The project is being designed by Leonardo Fontenele of Imagic Brasil, the Latin American division of the Cincinnati-based design firm Jack Rouse Associates. The key to the aquarium’s wild design is—plainly—the facility’s signature crustaceo-exoskeleton, which is being fabricated by Zahner, the same Kansas City, Missouri–based metals firm that executes titanium tapestries for Frank Gehry. The construction of the project is being overseen by International Concept Management, a small business and custom aquarium maker located in Grand Junction, Colorado. So, the otherworldly Acquario Ceará is basically a Midwestern export.

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Brazil is spending within its means on World Cup

Erin McCarthy – The Wall Street Journal, 6/5/2014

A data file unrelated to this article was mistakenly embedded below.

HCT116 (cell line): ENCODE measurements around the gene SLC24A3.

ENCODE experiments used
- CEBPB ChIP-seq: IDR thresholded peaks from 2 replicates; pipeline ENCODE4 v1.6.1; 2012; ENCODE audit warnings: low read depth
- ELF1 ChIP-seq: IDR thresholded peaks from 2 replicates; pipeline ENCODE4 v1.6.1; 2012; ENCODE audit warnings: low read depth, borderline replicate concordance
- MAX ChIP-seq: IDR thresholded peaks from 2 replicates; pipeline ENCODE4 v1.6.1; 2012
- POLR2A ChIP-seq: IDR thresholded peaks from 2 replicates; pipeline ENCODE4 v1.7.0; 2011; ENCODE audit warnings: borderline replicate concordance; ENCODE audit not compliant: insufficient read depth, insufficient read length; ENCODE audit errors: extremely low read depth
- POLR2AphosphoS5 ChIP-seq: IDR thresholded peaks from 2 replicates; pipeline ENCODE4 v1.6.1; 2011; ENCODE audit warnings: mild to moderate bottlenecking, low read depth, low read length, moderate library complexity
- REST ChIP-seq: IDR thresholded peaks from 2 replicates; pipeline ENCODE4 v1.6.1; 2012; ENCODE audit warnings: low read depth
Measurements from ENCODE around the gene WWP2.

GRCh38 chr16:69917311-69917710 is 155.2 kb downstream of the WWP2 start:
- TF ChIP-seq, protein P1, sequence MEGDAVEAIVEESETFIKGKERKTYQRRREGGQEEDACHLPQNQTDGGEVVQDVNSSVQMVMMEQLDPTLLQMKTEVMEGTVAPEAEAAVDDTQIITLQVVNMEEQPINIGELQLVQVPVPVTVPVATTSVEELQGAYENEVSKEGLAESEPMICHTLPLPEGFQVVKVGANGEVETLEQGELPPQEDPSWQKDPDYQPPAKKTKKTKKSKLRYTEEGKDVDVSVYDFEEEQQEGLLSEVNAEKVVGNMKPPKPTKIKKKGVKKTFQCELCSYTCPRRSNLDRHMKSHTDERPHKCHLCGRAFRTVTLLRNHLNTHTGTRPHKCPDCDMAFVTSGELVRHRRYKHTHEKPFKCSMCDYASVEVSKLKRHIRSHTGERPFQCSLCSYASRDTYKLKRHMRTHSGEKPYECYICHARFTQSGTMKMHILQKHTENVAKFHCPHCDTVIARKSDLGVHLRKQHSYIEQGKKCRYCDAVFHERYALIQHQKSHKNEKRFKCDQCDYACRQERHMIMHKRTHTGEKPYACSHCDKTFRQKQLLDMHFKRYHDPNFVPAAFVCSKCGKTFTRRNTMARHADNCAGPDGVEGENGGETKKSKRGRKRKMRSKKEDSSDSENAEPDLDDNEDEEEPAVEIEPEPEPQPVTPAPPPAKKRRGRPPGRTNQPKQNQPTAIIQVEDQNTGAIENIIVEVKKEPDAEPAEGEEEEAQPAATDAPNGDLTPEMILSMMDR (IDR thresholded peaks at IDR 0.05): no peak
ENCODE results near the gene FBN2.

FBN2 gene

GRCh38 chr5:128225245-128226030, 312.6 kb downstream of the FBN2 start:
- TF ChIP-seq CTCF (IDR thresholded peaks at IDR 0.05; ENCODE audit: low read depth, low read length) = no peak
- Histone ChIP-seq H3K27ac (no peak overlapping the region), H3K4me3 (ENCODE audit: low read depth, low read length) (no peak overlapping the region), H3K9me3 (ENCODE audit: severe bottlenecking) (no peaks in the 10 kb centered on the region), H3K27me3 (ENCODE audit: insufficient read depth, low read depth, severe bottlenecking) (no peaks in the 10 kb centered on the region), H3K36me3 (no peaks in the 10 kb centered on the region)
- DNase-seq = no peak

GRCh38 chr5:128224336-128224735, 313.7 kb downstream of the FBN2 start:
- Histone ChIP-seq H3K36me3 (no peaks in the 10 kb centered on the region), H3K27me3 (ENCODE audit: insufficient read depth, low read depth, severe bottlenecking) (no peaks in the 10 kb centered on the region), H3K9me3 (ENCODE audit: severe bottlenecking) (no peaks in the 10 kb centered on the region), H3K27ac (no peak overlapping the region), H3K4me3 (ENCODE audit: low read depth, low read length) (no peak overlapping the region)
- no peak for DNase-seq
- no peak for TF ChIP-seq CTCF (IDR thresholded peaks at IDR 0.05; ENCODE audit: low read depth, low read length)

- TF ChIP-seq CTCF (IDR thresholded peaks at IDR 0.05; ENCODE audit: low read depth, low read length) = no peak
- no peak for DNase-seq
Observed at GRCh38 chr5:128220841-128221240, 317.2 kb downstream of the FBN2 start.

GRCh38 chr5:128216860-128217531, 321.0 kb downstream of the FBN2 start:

Despite recent frustration over Brazil’s overspending on some of its World Cup venues several of the states and cities hosting the games are expected to stay within their means when it comes to spending on the global competition.

Brazilian leaders have spoken out in recent weeks in defense of government spending on the games, arguing that many of the infrastructure projects will benefit Brazilians long after the tournament is over.

In fact, overall infrastructure spending makes up a relatively small portion of total planned investment in Latin America’s largest economy, according to Moody’s Investors Service. The roughly $11.5 billion in spending on transportation projects, stadiums and other Cup-related projects represents just 0.7% of planned investment in Brazil between 2010 to 2014.

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Labor strikes roil Brazil ahead of World Cup

Paul Kiernan & Rogerio Jelmayer – The Wall Street Journal, 5/29/2014

A series of labor strikes is roiling Brazil as public workers, emboldened by an international spotlight ahead of the World Cup and the billions of dollars the country is spending on the soccer tournament, demand significant pay raises.